By Nicole Montesano • Staff Writer • 

Berries kick off preserving season


It’s beginning to be strawberry season, and it is definitely rhubarb season. If I could get my act together, maybe I’d be baking delicious rhubarb galettes and preserving plenty of rhubarb, frozen and/or canned, instead of rushing from one appointment to the next and preparing hasty grilled cheese sandwiches to eat cold, later, for breakfast.

This, however, is why sometimes it’s really nice when your preserves last for more than one year.

Come to think of it, rhubarb preserves might be quite tasty on a cold grilled cheese sandwich. Or maybe that’s the lack of sleep talking.

At any rate, there are those who advocate preserving just enough to get through a single year, and others who point out that having enough for two years leaves you some leeway for the times the harvest fails, or life interferes with your preserving efforts in one way or another.

And still others, who like to grow their own or who go with preserving whatever the harvest provides — some years a lot, some years a little. Tree fruits, in particular, can lend themselves to this approach, as they are sometimes prone to alternate year harvests, especially if not thinned. Wildly variable spring weather adds to the annual uncertainties of harvest, and so when a good year hits, some cooks like to make the most of it, on the assumption the fruit might have to last quite awhile until the next good year.

Low sugar canned fruit can provide all sorts of uses: toppings for pancakes, custards and oven pancakes; crisps, cobblers and the like; stand-alone desserts, and so on. It’s invaluable to have on hand. My own favorites are the more richly flavored selections: apples, sour cherries, spiced blackberries, tart rhubarb, aromatic quinces. With a pantry filled with those glowing preserves, spur-of-the-moment baking becomes easy.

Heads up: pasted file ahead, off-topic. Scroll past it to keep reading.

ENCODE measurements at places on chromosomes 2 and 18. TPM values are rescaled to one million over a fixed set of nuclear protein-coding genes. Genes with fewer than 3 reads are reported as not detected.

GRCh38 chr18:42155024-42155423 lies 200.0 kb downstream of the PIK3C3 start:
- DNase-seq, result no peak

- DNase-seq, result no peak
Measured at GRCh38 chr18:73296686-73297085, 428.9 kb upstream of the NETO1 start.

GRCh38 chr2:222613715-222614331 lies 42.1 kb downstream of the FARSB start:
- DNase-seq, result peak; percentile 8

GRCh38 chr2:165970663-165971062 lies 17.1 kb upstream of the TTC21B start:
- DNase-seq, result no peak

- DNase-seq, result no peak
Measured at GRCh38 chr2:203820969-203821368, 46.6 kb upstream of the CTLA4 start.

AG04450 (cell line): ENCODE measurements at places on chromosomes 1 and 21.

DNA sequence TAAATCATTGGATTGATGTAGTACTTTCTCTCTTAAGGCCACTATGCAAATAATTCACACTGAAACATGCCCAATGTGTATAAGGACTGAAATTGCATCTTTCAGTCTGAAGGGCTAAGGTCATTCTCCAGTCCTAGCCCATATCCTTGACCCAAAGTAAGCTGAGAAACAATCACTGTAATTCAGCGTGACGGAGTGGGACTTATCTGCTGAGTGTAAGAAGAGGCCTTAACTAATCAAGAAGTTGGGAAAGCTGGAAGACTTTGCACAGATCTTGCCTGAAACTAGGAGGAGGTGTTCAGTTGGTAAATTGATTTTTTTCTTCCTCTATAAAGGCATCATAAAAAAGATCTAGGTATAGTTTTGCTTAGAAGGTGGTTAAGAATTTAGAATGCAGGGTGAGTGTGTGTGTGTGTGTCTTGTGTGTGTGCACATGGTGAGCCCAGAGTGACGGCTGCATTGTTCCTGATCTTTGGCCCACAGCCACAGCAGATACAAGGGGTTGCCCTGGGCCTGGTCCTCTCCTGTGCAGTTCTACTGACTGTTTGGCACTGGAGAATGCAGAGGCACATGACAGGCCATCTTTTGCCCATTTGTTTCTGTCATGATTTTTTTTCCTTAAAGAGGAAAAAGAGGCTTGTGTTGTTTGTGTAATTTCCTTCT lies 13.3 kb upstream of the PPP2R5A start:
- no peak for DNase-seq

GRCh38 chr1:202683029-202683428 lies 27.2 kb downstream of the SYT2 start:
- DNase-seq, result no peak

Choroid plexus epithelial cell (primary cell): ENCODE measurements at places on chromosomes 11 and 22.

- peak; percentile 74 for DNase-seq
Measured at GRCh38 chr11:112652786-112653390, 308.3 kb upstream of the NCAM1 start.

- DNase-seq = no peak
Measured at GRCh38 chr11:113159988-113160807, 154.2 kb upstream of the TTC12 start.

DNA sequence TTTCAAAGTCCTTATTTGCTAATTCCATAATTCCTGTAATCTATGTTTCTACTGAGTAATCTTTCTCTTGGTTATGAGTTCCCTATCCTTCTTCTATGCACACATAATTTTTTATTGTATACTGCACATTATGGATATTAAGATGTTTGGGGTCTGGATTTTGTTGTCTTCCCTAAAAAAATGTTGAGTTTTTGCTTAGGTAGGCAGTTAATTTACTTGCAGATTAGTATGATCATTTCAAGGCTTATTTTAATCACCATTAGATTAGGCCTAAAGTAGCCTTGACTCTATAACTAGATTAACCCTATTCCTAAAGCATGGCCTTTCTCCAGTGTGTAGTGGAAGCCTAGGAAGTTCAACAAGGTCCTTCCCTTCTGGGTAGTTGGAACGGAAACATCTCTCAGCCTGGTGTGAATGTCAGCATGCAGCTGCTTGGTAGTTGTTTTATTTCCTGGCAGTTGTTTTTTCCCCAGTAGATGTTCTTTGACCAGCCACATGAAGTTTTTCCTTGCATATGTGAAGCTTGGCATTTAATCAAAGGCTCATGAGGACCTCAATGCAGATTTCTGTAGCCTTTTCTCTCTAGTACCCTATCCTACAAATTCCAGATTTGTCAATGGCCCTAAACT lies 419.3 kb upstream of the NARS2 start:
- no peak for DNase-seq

We also dry large amounts of fruit for various uses: lunch snacks, granola, baking, tossing in salads, giving as gifts, and so on. Sometimes I even use them for flavoring water or herb tea. Dried rhubarb is great for this; also dried raspberries, strawberries and fragrant sour plums. Just a few pieces can lift an otherwise ho-hum herb tea into another realm.

Strawberries have become a favorite dried item, in fact; they turn out rather tart, but delicious; wonderful in granola or scones, with minced candied ginger.

We also, of course, dry masses of herbs for culinary and tea uses. Favorite tea herbs include lemon balm, lemon verbena, lemon geranium (not that we have a theme going here), and sometimes lemon thyme. Spearmint and peppermint are classics, of course, and I’ve also used rose petals, honeysuckle blossoms, anise hyssop, stinging nettle and pineapple sage.

Raspberry and blackberry leaves are both common herb tea ingredients, although I always forget to harvest and dry ours, despite annual good intentions.

Busy as it is, there’s a great deal of satisfaction to be found in this season, as you fill dehydrator trays and glass jars with your dried and canned herbs and fruits, and begin to refill the emptying freezer, for the winter that, however far off it seems now, will be here before we know it.

 Nicole Montesano can be reached at

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